January 21, 2012 10:11 am

@DominicJ: It’s probably not a good idea to crowd source S or TS image intelligence data.

@Mark: There’s quite some difference in scale between TUAS and MALE and this corresponds with what payload you can mount. For example, for can integrate a 1000kg payload onto most MALE which is a very capable sensor suite. It’s difficult to do this with Watchkeeper given the total aircraft mass of ~450kg. Hence you’re left with fewer and far less capable sensors.

Bringing Reaper into core: there are many hidden issues involved, like airworthiness. It might not be a bad stopgap option if the US will continue to let us piggyback onto their operations out of Creech. Have most personnel at Waddington but the platforms in the US post-2015 piggybacking on the training setup there.

@TD: A-160 Hummingbird has some impressive performance numbers but bear in mind that it’s even larger than Reaper and the performance doesn’t look as good against a fixed-wing type. The performance levels are achieved by cutting back safety factors way more than for manned helicopters, e.g. slowing down the rotor during forward flight. It could be useful for QEC, but really needs additional roles as well e.g. autonomous logisitics to make it worth purchasing a new system over a Merlin modification.

DominicJ
January 21, 2012 10:53 am

td
this is my ‘thinking’ a while back, give everyone a cell phone type thing, set up long range transmitters in fixed bases and your laughing.

Why not operate a big fleet of uavs from bastion, controlled by regs or ta in the uk, every firebase can have a 24/7 overwatch, stick a designator on it to mark targets for guided artilery.

ArmChairCivvy
ArmChairCivvy
January 21, 2012 11:00 am

Hi TD,

Good point “After 5 or 6 years I still can’t quite understand why we don’t have an established TETRA/TETRAPOL network in Helmand, we have one in Kosovo. Instead, we have infantry carrying their own weight in batteries and racking up huge satcom bills.”
– maybe the contour effects are so extreme that even TETRA can’t deal with them?

Phil
January 21, 2012 11:29 am

The new radio batteries are extremely light and they last a LONG time, batteries for the radio were not a problem. Batteries for other things were but there’s no getting around that.

ChrisM
ChrisM
January 21, 2012 11:36 am

I have two questions for those technically knowledgeable:
1) Isnt a lot of this stuff COIN-centric, needing a permissive environment?
2) How difficult is it to modify a SAM to home on these UAVs? I assume the SATCOMs broadcast upward and are difficult to locate from the ground, but surely a SAR sensor is a pretty simple homing target? Or do they fly too high, needing a missile big enough to be a clear target?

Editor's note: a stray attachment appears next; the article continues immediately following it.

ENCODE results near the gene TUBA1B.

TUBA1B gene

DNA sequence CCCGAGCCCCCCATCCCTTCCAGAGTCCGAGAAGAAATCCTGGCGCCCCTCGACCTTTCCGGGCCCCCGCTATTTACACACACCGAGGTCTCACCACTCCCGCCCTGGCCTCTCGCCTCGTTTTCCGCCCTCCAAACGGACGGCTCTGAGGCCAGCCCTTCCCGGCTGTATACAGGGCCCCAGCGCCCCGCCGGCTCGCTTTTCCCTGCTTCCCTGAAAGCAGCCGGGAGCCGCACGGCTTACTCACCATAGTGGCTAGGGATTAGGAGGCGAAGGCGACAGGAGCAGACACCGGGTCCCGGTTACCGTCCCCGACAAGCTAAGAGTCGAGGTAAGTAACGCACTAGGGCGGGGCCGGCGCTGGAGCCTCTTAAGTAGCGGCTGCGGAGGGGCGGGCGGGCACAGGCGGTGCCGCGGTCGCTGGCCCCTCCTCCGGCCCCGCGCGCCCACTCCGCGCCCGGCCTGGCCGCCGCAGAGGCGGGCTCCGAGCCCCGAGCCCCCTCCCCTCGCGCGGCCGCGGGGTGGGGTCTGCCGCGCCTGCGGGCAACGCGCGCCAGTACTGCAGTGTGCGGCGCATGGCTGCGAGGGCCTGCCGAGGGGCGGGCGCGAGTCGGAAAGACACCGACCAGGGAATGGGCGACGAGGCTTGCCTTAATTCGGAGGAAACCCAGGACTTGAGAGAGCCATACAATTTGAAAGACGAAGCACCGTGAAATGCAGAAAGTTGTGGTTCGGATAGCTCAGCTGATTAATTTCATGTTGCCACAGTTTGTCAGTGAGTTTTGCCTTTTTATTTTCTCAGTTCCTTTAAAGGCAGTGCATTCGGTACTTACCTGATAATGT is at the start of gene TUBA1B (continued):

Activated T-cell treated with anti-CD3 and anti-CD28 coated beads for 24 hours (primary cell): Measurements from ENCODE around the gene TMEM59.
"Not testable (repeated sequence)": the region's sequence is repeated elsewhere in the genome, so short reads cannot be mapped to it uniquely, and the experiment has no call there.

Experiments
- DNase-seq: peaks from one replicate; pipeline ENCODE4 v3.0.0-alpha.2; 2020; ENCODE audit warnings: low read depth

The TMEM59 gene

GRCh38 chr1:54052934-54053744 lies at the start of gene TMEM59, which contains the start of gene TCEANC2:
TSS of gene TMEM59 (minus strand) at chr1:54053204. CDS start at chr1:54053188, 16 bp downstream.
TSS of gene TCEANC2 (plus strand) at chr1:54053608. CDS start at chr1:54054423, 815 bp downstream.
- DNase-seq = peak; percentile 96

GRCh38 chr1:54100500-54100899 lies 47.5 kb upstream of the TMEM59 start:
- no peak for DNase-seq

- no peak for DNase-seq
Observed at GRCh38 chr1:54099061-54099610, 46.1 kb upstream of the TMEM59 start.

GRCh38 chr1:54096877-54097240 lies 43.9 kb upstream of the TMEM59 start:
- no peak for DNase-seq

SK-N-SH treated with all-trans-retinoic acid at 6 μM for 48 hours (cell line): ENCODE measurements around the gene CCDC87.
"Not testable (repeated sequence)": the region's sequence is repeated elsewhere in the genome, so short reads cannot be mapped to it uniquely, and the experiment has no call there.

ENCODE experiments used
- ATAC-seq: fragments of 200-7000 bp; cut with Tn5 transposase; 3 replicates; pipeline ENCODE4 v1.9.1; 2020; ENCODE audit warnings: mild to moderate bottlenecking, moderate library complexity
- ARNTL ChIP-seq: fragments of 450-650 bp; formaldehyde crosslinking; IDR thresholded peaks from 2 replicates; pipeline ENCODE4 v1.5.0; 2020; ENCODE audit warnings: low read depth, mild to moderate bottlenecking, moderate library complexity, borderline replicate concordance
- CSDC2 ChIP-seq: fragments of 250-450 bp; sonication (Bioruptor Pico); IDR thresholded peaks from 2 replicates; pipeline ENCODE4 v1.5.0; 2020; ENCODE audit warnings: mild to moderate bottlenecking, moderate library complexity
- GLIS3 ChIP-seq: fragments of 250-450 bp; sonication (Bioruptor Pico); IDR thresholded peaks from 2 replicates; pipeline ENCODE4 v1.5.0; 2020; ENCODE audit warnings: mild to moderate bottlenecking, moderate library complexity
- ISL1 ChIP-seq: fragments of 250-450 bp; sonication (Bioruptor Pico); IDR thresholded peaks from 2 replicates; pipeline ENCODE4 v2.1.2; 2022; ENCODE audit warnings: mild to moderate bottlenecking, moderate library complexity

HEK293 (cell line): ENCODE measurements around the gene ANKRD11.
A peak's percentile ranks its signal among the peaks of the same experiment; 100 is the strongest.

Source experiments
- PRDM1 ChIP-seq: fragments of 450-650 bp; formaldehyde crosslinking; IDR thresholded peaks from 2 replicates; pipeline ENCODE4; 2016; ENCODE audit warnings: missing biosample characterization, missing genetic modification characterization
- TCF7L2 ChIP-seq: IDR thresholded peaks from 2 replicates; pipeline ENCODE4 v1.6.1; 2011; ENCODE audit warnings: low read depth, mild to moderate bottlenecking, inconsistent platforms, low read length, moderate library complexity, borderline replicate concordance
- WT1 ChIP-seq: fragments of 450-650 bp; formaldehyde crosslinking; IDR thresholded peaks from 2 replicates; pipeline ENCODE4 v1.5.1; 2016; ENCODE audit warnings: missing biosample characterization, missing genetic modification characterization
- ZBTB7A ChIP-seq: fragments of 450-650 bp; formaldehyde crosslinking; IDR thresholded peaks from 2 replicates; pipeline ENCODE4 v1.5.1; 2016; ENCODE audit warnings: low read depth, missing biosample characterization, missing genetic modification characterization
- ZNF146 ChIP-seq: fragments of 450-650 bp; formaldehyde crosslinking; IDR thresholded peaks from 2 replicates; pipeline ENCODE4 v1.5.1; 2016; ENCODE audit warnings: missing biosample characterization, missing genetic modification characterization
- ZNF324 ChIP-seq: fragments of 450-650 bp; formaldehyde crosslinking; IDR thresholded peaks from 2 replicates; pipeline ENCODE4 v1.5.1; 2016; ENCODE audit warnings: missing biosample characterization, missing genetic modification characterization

Keep wondering about these “future warrior” concepts. They seem to have a decent EM signal that you could home artillery onto??

Mark
Mark
January 21, 2012 12:05 pm

Hanney

I accept that distinction. What I cant understand is why not the Hermes 900 or 1500 Uav for the male requirement. Both are much bigger with armaments and are able to be operated from the hemes 450 ground station. Further uk development of these platforms within the watchkeeper program would have made much more sense than reaper or indeed the French/uk male program. For me personnelly while allowing Uav to use hellfire brimstone is acceptable ordnance dropping bigger than that should leave it to jets but there you go.

Topman
Topman
January 21, 2012 12:08 pm

@ chris m re your second point. I wouldn’t think it would be difficult at all. They don’t have any ecm onboard they are still pretty slow. Future ones will have to look at this and no doubt are at the moment.

Gabriele
Gabriele
January 21, 2012 12:45 pm

“Both are much bigger with armaments and are able to be operated from the hemes 450 ground station.”

I wouldn’t worry for the ground station segment: Raytheon is developing the Common Ground Control System (CGCS), capable to command multiple different kinds of UAVs.
It has already demonstrated the system to Britain as an offer for the Scavenger/Telemos programme.
Said Common GCS could command Telemos, Watchkeeper, or any other UAV, and provide the core of a scalable ground segment including everything from portable, handheld ROVER terminals for Fire Support Teams and JTACs of Royal Artillery and RAF (ROVER is already used in Afghanistan) all the way up to TEU containers with the full control of the drone(s) and the means to redistribute the imagery.

There are other ways to obtain commonality and interoperability than limiting the options and choice of drone.

@TD

I can’t quite decide if you are sarcastic or not, but either way i don’t care.
On the Squadrons reasoning, yes, in cold and detached reasoning the badge and Sqn number kind of are meaningless, but i tend to be a little bit more affective towards names and badges and histories of the various units. Call me sentimental, if you want. I guess i am.

SomewhatRemoved
January 21, 2012 2:38 pm

Hannay picked up on a problem I have heard about with Reaper, that it is not sufficiently airworthy nor is it authorised to fly in controlled airspace. That might be fine for Afghanistan, and the FAA can probably do whatever they want in US airspace, but that is a major hurdle to overcome in the rest of the world. I gather the UK effort has focused much more on meeting these requirements.